Growth opportunities are significant factors that often sit in the back of the minds of job seekers. So, in-depth questions about growth opportunities will help you assess the kind of future awaiting you with a prospective employer.

Still, growth goes beyond the traditional trajectory of promotions to more senior roles. An intelligent move is to ask about horizontal opportunities or lateral growth prospects. Determine whether you can shift to a different area within the company, and with time and training, develop the necessary skills and abilities required for those jobs.

Another approach is to find out from current employees about the growth graph. Studying their social media profiles, you will see how long they have worked at the company, which will clarify growth opportunities and instil a sense of positivity. It is this optimistic viewpoint that pushes almost 38 percent of candidates to accept job offers.

You can also look for suggestions and feedback on online portals such as Glassdoor, LinkedIn, and other social media platforms. About 51 percent of candidates share their experiences on these platforms. So, keep an eye out!


Salary remains a driving force when making career decisions. However, remember that a compensation package includes benefits such as health insurance, vacation and sick-day policies, as well as a retirement savings plan. Some companies offer bonus plans, too. So, it is vital to ask about benefits and incentives when seeking a new job to put you in a better position when planning for your future.


The ongoing pandemic has forced employers to shift from physical working spaces to virtual ones. With remote work becoming an integral part of our lives, it is crucial to keep up with technology and the latest tools. When seeking a new job, find out if the company provides any devices for home use. Understanding software, hardware, and operating systems allow you to assess how the company deals with and values technology.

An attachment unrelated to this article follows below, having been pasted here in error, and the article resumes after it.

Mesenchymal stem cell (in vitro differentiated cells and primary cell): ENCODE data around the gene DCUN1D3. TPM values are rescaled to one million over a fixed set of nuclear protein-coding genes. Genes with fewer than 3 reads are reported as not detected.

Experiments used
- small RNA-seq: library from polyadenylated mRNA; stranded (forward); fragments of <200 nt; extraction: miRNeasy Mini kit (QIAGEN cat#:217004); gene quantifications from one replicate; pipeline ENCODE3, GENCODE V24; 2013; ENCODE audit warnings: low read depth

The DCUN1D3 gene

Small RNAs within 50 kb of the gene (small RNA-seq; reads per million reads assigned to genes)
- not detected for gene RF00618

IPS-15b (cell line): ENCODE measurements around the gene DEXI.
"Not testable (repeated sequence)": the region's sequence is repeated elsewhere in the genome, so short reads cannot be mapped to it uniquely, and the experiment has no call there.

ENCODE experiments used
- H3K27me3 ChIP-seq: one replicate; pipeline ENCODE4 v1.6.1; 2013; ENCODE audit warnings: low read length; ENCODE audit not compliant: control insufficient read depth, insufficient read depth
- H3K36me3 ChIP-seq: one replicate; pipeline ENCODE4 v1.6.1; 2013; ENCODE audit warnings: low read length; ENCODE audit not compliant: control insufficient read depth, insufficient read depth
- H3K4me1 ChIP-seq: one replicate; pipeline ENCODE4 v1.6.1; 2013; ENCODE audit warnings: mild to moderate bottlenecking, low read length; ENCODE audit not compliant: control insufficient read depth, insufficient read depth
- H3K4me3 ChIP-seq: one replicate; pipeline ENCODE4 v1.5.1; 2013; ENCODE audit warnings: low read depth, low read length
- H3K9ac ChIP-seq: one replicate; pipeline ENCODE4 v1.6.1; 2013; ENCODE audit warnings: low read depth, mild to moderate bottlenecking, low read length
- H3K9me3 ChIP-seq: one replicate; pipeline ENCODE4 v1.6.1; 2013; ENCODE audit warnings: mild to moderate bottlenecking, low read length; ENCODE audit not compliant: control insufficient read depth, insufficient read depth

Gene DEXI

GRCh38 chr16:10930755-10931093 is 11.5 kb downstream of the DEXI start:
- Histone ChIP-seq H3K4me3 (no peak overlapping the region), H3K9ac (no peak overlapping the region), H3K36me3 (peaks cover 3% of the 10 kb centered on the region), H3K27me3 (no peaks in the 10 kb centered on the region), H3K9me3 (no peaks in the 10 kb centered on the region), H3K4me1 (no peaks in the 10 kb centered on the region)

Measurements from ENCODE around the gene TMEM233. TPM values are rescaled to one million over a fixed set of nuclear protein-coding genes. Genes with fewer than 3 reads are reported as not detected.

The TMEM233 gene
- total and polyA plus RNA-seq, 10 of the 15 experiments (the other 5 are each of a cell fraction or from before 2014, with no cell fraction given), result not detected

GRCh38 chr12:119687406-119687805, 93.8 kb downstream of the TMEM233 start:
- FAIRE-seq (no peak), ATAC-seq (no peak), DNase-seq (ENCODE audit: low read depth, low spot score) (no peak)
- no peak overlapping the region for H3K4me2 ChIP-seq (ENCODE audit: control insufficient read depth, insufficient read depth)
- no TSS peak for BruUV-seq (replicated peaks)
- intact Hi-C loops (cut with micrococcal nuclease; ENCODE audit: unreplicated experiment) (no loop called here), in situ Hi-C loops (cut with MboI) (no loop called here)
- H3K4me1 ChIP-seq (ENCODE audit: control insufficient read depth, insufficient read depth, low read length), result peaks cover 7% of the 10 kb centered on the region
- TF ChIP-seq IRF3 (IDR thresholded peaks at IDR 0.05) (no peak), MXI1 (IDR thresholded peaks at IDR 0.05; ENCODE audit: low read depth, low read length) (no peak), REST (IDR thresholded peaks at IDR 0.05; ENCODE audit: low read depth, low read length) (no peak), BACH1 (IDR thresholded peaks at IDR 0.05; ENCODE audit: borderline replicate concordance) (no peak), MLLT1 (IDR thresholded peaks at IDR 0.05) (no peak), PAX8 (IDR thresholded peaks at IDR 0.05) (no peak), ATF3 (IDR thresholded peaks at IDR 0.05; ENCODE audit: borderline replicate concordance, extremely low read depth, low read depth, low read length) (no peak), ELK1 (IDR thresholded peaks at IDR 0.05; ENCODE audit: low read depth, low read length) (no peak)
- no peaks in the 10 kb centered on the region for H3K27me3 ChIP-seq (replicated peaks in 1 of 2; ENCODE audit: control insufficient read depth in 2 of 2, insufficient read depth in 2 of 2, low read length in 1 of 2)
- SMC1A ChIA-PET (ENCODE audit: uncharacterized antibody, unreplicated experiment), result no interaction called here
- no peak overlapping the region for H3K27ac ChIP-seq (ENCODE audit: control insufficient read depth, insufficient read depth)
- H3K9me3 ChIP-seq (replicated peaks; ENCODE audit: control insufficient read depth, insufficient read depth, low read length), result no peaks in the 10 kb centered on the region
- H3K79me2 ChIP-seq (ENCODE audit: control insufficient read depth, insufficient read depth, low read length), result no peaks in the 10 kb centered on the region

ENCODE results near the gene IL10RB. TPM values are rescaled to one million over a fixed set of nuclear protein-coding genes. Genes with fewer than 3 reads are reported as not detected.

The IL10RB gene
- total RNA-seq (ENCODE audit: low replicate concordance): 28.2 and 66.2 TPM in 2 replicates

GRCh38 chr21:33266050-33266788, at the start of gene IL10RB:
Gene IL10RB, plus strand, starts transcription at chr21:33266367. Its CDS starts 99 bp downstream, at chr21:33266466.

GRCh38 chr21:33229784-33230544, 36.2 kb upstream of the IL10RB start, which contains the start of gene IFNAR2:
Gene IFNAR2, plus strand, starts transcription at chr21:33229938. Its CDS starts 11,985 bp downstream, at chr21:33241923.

Knowing what to look for in a prospective employer enables you to make a change with a fresh pair of eyes.

At ALIGN, we are here to help you make that shift as smooth as possible. So, reach out to one of our experienced consultants, and help us help you land that dream job.



Companies often hire third-party recruiters to assist them are searching for suitable candidates. They will clearly define their expectations in terms of candidates’ qualifications, experience, and skills. But, what about the expectations of candidates when it comes to working with a recruiter?

LinkedIn surveyed more than 20,000 professionals from different parts of the world to find what candidates expect and how they search for a job.

Here are some expectations candidates have when working with a recruiter:

Candidates expect to hear from the recruiter.

Candidates need an open line of communication with their recruiter. Not hearing back from their recruiter will create negative feelings and the possibility of losing a good opportunity. Therefore, it is essential for them to feel appreciated.

According to the LinkedIn survey, 90 percent of those candidates were open to new job opportunities. In addition, nearly 63 percent of the candidates felt great when recruiters reached out to them.

Candidates need feedback on the status of their applications, even if they get rejected.

Candidates expect detailed information on jobs the first time a recruiter reaches out to them.

The same LinkedIn survey data showed that candidates expect to have detailed information about a job and the company. Again, job and salary details top the list of candidates’ expectations.

Candidates want a brief and efficient interview.

Generally, it takes 2-3 months for candidates to transition from the application process to the hiring stage. During that period, they can face up to three interviews on average, and they are okay with that number.